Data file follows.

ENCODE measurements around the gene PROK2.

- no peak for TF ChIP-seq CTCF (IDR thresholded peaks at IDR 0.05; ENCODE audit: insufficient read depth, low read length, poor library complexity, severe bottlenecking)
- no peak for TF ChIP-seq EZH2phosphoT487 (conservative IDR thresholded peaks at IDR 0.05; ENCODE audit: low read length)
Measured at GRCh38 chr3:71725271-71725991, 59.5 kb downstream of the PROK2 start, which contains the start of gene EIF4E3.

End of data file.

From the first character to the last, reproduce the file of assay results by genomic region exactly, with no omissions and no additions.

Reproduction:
ENCODE measurements around the gene PROK2.

- no peak for TF ChIP-seq CTCF (IDR thresholded peaks at IDR 0.05; ENCODE audit: insufficient read depth, low read length, poor library complexity, severe bottlenecking)
- no peak for TF ChIP-seq EZH2phosphoT487 (conservative IDR thresholded peaks at IDR 0.05; ENCODE audit: low read length)
Measured at GRCh38 chr3:71725271-71725991, 59.5 kb downstream of the PROK2 start, which contains the start of gene EIF4E3.